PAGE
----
Little Red Riding Hood's Zombie BBQ

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Little Red Riding Hood's Zombie BBQ review
Professor Layton


Not your average Riding Hood

Not your average Riding Hood

I doubt anyone expected much from Little Red Riding Hood’s Zombie BBQ. Its title sounds like it targets a very young audience and the box art doesn’t really inspire casual gamers to buy it either. It was all the more surprising when I found an addictive and deep action game underneath its off-putting appearance. Spanish developer EnjoyUp has built a humorous and stylish game that makes use of the DS’ capabilities to deliver an experience that can’t be found anywhere else.

Little Red Riding Hood’s Zombie BBQ is set in the magical land of Storyland. The land is divided into areas, each representing various classic fairytales. Little ‘Ready To Rock’ Red Riding Hood grew up in a forest, spending the majority of her time visiting her old grandmother and scavenging for food. But beware; this isn’t the Little Red Riding Hood you grew up with. This Riding Hood loves to play rough, citing “collecting weapons” as one of her favorite hobbies.

Momotaro, Little Red’s friend, was born from a giant peach one day. He has embarked on over one thousand and one adventures that varied from fighting off monsters to collecting treasure. Together, Little Red and Momotaro set out on an adventure to fight through invading armies of zombies.

Trouble in Da Hood

As hordes of zombies pour down from the upper screen, it is up to either Red or Momotaro to shoot them down. Instead of moving up and down or left and right freely, your character is restricted to seven tiny squares at the bottom of the screen. To maneuver around these squares, players use either the D-pad or stylus. Firing is accomplished by holding down the stylus anywhere on the bottom screen, as long as it isn’t one of the blue squares. Players fire in bursts and must release the stylus to reload after a dozen or so shots. Touching the main character will cause him to duck.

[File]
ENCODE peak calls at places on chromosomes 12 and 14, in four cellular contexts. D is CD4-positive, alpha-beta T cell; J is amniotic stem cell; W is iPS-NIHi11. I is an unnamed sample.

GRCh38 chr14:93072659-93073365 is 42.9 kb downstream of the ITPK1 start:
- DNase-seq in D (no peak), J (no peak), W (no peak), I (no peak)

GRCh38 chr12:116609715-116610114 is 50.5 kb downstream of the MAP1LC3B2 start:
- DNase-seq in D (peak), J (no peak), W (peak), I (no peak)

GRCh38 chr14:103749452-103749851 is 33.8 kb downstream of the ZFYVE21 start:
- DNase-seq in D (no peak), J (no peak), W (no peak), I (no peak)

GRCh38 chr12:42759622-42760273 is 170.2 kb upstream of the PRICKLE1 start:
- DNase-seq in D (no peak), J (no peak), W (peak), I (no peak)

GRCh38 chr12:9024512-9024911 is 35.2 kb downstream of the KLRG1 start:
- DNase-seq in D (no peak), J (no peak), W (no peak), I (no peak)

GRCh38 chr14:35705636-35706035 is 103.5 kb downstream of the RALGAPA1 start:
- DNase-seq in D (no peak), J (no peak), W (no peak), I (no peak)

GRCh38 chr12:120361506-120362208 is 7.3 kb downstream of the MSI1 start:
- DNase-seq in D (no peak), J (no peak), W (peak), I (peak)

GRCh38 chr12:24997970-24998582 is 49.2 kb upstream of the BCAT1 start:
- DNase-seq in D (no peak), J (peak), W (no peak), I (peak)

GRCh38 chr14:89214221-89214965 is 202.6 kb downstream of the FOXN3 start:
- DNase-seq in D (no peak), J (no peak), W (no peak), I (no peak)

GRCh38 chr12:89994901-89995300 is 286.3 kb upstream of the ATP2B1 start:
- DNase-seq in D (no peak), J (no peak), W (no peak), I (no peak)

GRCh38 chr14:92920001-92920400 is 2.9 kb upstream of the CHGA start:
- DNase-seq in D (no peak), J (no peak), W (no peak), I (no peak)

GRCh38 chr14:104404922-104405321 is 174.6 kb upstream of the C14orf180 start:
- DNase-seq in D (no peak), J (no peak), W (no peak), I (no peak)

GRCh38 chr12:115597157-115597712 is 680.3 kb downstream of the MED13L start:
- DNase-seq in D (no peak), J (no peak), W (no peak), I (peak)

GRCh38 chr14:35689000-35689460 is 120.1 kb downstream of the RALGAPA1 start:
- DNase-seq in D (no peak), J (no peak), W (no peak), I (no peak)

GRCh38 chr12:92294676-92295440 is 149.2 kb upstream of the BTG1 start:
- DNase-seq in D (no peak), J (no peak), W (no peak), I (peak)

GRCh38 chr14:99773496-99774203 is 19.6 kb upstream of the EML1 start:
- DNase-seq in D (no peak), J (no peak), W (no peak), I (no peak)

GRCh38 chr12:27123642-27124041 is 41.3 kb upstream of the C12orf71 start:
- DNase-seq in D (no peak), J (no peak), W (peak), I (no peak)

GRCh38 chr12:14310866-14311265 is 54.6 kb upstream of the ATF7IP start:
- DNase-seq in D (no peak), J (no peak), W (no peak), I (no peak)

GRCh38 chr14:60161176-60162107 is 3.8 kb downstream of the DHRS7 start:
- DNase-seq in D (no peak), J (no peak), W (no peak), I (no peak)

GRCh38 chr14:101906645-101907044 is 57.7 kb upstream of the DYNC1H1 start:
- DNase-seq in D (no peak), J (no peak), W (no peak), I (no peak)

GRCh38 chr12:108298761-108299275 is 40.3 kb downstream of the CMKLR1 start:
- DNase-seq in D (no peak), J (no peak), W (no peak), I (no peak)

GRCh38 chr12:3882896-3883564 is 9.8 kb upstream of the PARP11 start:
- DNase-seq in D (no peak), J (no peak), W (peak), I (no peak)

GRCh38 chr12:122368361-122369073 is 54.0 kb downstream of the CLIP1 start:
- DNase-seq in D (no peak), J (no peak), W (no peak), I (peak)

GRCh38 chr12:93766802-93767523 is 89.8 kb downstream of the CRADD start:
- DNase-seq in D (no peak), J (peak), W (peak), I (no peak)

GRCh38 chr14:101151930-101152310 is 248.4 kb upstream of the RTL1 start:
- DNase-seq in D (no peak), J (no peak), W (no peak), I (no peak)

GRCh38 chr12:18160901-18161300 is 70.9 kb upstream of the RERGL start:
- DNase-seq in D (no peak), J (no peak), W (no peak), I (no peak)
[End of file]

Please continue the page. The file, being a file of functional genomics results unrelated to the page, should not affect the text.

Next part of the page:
After successfully making their way through the level, players will be faced by a level boss represented by a character from a classic fairytale. Remember the three little pigs who kept getting their houses destroyed? Well they are back for revenge now. They have brought a tank and are set to take Little Red and Momotaro down. Can our heroic characters overcome the perils thrown at them by the pigs?

Beauty and the zombies

The game isn’t just fun to play, it is also fun to watch. The title stands strong as one of the best examples of hand-drawn art on the DS, putting a lot of emphasis on details and shading. The amount of detail that can be found in every nook and cranny of the game is amazing. Blood drips out of character’s mouths, killer dolls have eyes missing, etc. It is fabulous to see how much time the developers spent with the game to make it feel complete, pushing the DS to its graphical limits. The game offers some (intentionally) funny voice-work but sadly there isn’t more of it.

Only twenty bucks

Despite my praise, Zombie BBQ isn’t perfect. There is a distinct lack of checkpoints where you can save your game. This adds to the difficulty, often to the point of causing frustration. In addition to this, the frame-rate frequently drops when there are large numbers of zombies on the screen. These complaints aside, Zombie BBQ is a fantastic portable game.

Little Red Riding Hood’s Zombie BBQ may be a rather simplistic shooter, but the game offers plenty of depth. I really can’t see shooter fans spending a lot of time with the game but for everyone else will likely get some good playtime out of it. For twenty dollars, Zombie BBQ is a steal and worth keeping from sinking into obscurity.


fun score

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